(taken the day my Grandmother died, 4/23/11, he looks sad, but he really wasn’t, he was just playing)
In my almost 50 years I’ve learned many things. In fact, if you’d ask me a week ago if I’d figured out loss and grief, I would say, ‘of course’. I’ve lost a few grandparents already, a couple of friends…Rick was a pastor and we ‘did’ our share of funerals, so sure, I got that covered.
Thing is, I don’t. As I mentioned a couple days ago, my Grandmother died on Saturday. She was almost 97 years old. She was strong, courageous, funny, and loving. She knew God, she knew the scriptures like the back of her hand. She has missed my Grandfather for 15 years and every time she got sick she thought that was it, she would be going home to meet her maker and see Amos again. And every time she got better she couldn’t figure out why God didn’t take her home. So, of course, this is one of those times when a person has lived a long and full and love-filled life, that her going home should bring joy and comfort and relief, and it does. It does all those things, and yet, like I told my brother-in-law, why do I keep crying?
Yesterday Rick and I went to a little chapel for Easter and the hymns that we sang were all about resurrection (duh) and because Christ has defeated death, death has no victory, death has no sting. We live because He concurred death. The minute that first song started I was a mess and I knew I had made one grave mistake that morning: MASCARA. I just could not stop crying.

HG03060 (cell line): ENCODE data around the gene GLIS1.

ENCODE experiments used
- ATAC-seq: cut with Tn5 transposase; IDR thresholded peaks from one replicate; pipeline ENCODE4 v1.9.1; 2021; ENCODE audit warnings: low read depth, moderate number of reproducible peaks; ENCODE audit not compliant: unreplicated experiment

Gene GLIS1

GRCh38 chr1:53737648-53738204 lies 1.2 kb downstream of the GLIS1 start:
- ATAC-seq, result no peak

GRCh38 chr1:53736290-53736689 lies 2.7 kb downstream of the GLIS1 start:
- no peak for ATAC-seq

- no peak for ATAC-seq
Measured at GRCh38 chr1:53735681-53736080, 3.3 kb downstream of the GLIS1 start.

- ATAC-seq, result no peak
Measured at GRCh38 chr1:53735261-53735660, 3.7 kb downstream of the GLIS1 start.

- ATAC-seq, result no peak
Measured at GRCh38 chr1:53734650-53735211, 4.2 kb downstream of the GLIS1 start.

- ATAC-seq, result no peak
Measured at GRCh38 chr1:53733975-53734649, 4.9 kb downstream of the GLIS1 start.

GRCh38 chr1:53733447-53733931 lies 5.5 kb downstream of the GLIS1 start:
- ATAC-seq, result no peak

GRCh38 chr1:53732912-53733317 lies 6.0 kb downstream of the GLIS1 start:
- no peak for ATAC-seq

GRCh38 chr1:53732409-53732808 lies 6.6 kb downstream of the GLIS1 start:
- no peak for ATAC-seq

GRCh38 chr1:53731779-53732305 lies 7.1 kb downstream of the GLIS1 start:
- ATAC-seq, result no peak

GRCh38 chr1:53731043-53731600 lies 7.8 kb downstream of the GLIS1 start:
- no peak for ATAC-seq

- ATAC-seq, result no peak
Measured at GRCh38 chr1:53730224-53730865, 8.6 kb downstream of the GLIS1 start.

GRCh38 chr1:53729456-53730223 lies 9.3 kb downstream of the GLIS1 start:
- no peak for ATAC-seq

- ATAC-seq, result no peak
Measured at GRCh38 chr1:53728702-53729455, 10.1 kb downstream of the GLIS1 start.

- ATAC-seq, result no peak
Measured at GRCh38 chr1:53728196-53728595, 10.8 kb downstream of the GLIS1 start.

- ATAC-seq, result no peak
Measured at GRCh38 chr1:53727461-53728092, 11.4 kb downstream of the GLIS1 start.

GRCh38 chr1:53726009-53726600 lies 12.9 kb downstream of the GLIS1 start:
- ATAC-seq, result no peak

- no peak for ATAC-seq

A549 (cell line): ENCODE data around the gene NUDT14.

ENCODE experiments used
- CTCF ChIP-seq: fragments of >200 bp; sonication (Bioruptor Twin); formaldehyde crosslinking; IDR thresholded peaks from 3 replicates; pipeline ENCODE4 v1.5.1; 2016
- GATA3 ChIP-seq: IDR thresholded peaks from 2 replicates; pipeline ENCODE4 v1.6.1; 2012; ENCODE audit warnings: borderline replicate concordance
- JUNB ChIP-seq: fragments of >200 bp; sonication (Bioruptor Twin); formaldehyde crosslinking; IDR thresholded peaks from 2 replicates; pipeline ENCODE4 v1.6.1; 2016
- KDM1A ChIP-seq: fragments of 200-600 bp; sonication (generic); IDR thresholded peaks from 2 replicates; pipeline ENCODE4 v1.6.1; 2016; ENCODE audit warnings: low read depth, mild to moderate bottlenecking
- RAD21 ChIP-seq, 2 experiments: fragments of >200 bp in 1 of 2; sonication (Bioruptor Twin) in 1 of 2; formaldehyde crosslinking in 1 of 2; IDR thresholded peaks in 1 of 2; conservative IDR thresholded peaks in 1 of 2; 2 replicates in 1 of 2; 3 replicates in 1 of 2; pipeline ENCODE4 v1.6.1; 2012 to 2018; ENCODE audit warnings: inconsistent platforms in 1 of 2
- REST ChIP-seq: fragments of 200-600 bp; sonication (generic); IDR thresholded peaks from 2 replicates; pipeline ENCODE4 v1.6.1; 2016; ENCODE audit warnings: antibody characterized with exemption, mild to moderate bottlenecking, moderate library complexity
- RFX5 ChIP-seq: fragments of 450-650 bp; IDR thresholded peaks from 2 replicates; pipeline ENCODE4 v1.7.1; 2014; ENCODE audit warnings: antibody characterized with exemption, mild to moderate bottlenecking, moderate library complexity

This morning I stopped by Abbie’s coffee stand on the way to work, feeling fine, perfectly content, feeling like the grief had passed. I pulled up, Abbie came out we took one look at each other and we both teared up. WHAT? I don’t get. Truly. I’m so happy, so relieved that Grandma is in Heaven, with her Savior, with her King, reunited with her husband, her daughter, her siblings, her parents….the list goes on and on. She can see from eyes that once were blind. She can run and skip and sing loudly. Her body and her mind are perfect, as she was created to be. How on earth can I possibly grieve!? How on earth!?
Oh, that’s it. Because I am still on earth. I am still here, feeling the effects of the fall. Chained to a body of decay, whereas Grandma has shed hers, I am grossly and painfully still aware of death and loss and grief. She is in a place of life and joy and song and light.
She has seen His glory.
This was a woman who was a part of every single event in my life leading up to my marriage and beyond. She was undoubtedly one of the first to hold me when I was born. She was at every school function, every concert, every birthday. She taught me to love my husband. She taught me to care for my babies. As a little girl, when it was my turn to sleep over at Grandma and Grandpa’s house, it was for me she popped the corn in her old cast iron skillet, and it was my back she patted and scratched while we watched TV in front of the wood stove. It was Grandma who showed me how to make ‘paste’ with water and flour to glue pictures together to keep me busy at her table while she baked and cooked. She taught me flowers and vegetable gardens. She taught me scripture and how to pray. Grandma was all softness and bossom, no nonsense, and laughter. She hugged and cuddled like no other, her comfort was like home.
I adored her always.
She was almost 97 years old when she died. Her life was full. Full of people she loved. People who loved her. She loved to teach the bible. And she loved to talk to her family. It’s so right and so good that she has finally gone home to her God, the One of made her. She knew everything there was to know about heaven. If it was revealed in scripture, she knew it. And now she is there.
Why on earth should I cry?